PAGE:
The bottom line<p>New research has found that eating too much unprocessed and processed meat (like pepperoni, bologna, and deli meats) increases your risk of heart disease and death.</p><p>This new study follows a controversial report that came out November 2019 suggesting that lowering your meat intake has no effect on heart health.</p><p>Health experts suspect meat has this effect because it contributes to higher blood pressure and cholesterol levels, two huge risk factors for heart disease.</p><p><em>Reposted with permission from </em><a href="https://www.healthline.com/" target="_blank"><em>Healthline</em></a><em>. For detailed source information, please view the original article on </em><em><a href="https://www.healthline.com/health-news/red-meat-processed-meat-is-still-bad-for-your-health" target="_blank">Healthline</a></em><em>.</em></p>
- Controversial Study Dismisses Public Health Risks of Meat ... ›
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- Even 'Moderate' Consumption of Red and Processed Meat ... ›
- Cambridge University Takes Red Meat off the Menu - EcoWatch ›
Winter is upon us and so is the risk of vitamin D deficiency and infections. Vitamin D, which is made in our skin following sunlight exposure and also found in oily fish (mackerel, tuna and sardines), mushrooms and fortified dairy and nondairy substitutes, is essential for good health. Humans need vitamin D to keep healthy and to fight infections. The irony is that in winter, when people need vitamin D the most, most of us are not getting enough. So how much should we take? Should we take supplements? How do we get more? And, who needs it most?
Where to Get Your Vitamin D<p>Vitamin D is called the sunshine vitamin since it is made in the skin after exposure to sun. The same UVB rays that cause a sunburn also make vitamin D. Sunscreen, darker skin pigmentation, clothing and reduced daylight in winter diminish the skin's ability to make vitamin D. The people who experience the biggest seasonal swings in vitamin D levels are fair-skinned individuals <a href="https://doi.org/10.3390/nu10040457" target="_blank">living in the northern regions</a> of the U.S. and at <a href="https://doi.org/10.3945/an.117.015578" target="_blank">higher latitudes around the globe</a> where there is very little daylight in winter.</p><p>But those most at risk for low vitamin D levels are people of color and people living at higher latitudes. Dark-skinned individuals are more likely than fair-skinned individuals to be low for vitamin D year-round because the darker skin blocks the UVB rays from producing vitamin D. However, even in dark skinned individuals, vitamin D is lowest in the winter.</p><p>In the winter, in addition to high vitamin D food, adults should take additional vitamin D from foods and/or supplements to <a href="https://ods.od.nih.gov/factsheets/VitaminD-HealthProfessional/#en1" target="_blank">get at least 600 IU per day of vitamin D.</a> People who have dark skin or avoid sunshine should eat more vitamin D year-round.</p>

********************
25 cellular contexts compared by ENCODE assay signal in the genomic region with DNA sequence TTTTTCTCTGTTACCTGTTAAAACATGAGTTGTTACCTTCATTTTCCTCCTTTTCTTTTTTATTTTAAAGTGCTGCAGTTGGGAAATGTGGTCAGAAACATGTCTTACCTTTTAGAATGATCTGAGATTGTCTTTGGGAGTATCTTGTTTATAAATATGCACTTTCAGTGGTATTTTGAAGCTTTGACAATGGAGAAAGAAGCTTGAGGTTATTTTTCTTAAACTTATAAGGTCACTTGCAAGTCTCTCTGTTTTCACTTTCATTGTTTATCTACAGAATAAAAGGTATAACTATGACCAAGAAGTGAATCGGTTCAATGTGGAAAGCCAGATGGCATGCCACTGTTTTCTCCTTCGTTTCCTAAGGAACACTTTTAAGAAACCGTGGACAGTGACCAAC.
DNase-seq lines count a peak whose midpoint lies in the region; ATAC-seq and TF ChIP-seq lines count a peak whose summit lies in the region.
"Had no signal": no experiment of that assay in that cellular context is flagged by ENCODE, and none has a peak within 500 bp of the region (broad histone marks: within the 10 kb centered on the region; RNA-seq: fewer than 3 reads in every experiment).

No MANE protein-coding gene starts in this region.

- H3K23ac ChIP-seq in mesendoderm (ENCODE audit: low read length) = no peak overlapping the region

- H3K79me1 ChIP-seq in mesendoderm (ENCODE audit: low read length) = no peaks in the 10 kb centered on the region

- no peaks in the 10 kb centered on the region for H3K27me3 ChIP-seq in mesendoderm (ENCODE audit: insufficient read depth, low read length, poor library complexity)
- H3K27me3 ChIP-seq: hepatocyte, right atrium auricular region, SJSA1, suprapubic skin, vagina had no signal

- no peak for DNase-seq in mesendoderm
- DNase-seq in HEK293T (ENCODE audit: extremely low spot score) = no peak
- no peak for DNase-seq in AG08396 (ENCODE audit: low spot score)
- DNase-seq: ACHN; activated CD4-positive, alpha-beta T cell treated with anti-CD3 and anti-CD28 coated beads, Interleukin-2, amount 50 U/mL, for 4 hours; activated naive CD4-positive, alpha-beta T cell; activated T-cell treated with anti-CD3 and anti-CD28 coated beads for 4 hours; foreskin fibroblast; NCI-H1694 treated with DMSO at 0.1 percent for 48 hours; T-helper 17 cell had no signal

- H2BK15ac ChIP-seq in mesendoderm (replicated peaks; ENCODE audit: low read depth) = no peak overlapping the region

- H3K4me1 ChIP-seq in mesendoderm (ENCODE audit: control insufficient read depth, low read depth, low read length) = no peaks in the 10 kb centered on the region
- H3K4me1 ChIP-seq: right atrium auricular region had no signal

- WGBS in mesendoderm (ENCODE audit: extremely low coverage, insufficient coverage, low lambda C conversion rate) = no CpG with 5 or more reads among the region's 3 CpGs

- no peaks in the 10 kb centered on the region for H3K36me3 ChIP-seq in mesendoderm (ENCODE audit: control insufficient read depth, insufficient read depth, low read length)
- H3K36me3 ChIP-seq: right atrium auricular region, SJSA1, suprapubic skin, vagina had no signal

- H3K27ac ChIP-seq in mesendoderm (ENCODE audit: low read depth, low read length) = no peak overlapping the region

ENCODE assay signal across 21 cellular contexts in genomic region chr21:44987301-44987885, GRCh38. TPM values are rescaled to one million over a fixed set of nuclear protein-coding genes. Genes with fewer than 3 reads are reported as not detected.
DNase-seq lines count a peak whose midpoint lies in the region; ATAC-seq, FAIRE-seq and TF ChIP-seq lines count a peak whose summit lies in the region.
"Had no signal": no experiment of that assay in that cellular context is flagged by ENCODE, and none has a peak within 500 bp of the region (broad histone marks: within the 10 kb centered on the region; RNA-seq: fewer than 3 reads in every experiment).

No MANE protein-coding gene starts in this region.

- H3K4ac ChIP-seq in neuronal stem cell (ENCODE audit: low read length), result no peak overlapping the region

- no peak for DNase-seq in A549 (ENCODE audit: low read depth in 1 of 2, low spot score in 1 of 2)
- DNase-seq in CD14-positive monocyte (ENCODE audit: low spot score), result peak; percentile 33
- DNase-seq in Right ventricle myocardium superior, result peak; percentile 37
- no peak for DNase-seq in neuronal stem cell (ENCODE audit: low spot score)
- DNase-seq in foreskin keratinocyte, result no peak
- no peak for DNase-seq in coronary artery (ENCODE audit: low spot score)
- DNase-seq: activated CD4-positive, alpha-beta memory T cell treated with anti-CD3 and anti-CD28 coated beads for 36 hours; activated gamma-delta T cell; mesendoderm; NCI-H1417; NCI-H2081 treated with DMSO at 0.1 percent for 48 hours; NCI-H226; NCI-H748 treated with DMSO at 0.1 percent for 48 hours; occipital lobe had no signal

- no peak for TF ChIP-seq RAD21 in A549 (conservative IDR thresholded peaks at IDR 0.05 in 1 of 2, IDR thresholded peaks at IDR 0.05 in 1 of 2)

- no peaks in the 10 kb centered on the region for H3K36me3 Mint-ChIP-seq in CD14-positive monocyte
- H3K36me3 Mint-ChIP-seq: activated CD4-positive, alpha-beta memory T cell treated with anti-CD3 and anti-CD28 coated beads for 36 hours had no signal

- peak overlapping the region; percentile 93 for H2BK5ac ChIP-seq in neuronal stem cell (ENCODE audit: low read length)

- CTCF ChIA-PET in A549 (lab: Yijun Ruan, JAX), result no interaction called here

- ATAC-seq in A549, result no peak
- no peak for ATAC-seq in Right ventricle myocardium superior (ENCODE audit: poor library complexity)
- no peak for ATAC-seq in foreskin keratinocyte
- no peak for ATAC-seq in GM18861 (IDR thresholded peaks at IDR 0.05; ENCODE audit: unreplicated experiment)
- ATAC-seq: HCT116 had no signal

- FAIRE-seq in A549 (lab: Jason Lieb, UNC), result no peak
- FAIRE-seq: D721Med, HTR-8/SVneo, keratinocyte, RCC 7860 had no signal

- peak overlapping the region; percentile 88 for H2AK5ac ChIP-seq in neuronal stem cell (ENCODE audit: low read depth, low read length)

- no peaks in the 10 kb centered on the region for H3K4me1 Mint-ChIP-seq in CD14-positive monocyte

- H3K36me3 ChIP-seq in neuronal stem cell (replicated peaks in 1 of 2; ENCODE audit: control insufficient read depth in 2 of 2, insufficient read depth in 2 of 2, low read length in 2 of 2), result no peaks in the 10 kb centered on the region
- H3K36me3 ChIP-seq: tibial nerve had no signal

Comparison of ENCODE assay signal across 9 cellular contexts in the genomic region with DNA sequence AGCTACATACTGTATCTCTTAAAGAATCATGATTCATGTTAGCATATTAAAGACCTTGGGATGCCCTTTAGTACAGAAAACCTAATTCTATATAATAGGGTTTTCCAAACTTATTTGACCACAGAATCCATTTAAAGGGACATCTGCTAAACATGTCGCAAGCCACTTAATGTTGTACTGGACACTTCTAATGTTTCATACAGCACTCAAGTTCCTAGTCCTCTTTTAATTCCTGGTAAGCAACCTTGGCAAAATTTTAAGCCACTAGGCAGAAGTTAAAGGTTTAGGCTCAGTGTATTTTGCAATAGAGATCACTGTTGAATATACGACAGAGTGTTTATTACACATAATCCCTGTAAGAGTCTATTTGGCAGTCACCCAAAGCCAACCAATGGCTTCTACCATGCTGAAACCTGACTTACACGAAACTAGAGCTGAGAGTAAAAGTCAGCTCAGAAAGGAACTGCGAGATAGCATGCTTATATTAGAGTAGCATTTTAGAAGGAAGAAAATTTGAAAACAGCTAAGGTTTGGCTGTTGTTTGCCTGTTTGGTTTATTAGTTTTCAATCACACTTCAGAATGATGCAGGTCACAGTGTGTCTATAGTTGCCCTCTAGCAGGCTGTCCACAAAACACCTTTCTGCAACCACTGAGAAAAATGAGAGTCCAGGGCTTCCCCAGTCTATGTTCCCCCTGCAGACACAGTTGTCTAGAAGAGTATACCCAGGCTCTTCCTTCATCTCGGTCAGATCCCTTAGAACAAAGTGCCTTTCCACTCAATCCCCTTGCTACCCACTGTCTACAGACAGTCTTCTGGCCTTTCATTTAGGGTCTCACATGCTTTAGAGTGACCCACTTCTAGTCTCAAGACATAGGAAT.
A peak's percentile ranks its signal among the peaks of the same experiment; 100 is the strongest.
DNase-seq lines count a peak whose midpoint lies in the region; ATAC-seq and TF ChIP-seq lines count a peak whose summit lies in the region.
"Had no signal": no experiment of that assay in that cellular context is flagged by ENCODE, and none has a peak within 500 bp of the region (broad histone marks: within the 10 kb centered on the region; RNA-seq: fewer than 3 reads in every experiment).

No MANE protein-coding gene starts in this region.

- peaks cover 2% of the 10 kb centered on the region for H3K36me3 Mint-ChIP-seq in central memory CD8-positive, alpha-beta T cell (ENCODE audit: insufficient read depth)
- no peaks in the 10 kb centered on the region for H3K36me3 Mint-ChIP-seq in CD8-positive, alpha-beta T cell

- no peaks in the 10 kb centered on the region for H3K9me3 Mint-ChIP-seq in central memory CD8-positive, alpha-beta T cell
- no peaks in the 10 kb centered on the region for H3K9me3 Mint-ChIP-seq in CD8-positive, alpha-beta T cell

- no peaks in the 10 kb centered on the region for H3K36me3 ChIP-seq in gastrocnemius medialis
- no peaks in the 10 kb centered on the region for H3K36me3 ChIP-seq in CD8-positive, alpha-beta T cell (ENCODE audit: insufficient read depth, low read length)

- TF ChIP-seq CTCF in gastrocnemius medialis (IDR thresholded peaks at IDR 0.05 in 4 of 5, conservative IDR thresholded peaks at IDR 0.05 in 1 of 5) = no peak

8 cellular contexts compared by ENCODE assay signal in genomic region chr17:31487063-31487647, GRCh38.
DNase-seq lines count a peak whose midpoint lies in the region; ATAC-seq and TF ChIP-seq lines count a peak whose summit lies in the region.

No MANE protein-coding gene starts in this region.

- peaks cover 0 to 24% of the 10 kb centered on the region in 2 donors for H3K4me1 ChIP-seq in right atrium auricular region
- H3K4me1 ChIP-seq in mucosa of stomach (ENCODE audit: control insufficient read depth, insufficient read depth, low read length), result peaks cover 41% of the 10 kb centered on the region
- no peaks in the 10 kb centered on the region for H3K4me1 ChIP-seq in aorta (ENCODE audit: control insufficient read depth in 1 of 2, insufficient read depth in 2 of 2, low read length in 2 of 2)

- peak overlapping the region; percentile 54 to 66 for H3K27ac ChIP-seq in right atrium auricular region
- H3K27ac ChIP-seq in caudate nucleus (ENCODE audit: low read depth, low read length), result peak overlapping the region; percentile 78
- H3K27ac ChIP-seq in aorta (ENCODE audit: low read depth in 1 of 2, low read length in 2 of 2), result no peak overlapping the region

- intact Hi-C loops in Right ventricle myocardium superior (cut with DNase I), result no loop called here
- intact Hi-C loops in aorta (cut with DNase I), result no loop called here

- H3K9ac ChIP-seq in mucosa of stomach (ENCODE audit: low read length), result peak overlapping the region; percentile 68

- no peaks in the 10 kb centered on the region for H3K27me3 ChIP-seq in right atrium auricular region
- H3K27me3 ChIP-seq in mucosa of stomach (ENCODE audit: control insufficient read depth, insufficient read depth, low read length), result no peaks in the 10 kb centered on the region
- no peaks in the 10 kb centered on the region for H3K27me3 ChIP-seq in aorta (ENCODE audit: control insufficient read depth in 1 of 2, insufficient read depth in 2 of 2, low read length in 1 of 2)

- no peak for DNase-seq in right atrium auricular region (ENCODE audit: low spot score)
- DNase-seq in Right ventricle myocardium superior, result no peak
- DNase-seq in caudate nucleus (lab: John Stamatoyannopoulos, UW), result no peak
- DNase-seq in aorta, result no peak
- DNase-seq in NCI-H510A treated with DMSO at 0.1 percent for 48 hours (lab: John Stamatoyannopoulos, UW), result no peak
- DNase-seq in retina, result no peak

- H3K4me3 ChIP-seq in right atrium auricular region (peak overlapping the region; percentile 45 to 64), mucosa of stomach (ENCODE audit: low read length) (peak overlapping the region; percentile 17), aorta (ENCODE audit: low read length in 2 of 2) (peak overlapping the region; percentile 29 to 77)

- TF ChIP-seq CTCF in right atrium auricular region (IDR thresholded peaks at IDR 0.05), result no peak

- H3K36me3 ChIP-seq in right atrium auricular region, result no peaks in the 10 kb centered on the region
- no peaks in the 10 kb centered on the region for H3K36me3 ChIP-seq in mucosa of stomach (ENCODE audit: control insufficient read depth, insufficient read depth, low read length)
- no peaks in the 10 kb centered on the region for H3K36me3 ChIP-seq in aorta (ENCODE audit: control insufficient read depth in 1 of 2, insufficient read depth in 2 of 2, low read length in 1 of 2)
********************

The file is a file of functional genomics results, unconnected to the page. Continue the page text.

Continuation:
Vitamin D's Importance for Bones and Microbes<p>Originally, doctors thought that vitamin D was only important for bone health. This was because the vitamin D deficiency caused bone diseases like <a href="http://doi.org/10.1172/JCI29449" target="_blank">rickets in children and osteoporosis in adults</a>. However, in the 1980s scientists discovered that <a href="https://www.jci.org/articles/view/111557" target="_blank">immune cells</a> <a href="https://science.sciencemag.org/content/224/4656/1438" target="_blank">had receptors for vitamin D</a>.</p><p>My group's research has shown that vitamin D plays an important role in <a href="https://doi.org/10.1080/10409238.2019.1611734" target="_blank">maintaining health in the gastrointestinal tract</a>. <a href="https://iai.asm.org/content/84/11/3094" target="_blank">Higher levels of vitamin D</a> reduce <a href="https://doi.org/10.1016/j.tem.2019.04.005" target="_blank">susceptibility to inflammatory bowel disease</a> and <a href="http://doi.org/10.1038/ajg.2016.53" target="_blank">Crohn's disease</a>, <a href="https://doi.org/10.3389/fimmu.2019.00001" target="_blank">gut</a> and <a href="http://doi.org/10.1128/IAI.00679-16" target="_blank">lung infections</a> in animals and people.</p><p>My colleagues and I have discovered that one of the ways vitamin D functions is by keeping the microbes in the gut healthy and happy. Vitamin D <a href="https://doi.org/10.1177/1535370214523890" target="_blank">increases the number and diversity of microbes</a> living in the gut, which together reduce inflammation throughout the body.</p><p>Low vitamin D levels are <a href="https://doi.org/10.1038/nrgastro.2015.34" target="_blank">associated with inflammatory bowel disease</a> in humans. Researchers have found that <a href="https://doi.org/10.1007%2Fs00535-017-1313-6" target="_blank">inflammatory bowel disease patients in Japan</a> have more symptoms in winter than during other seasons.</p>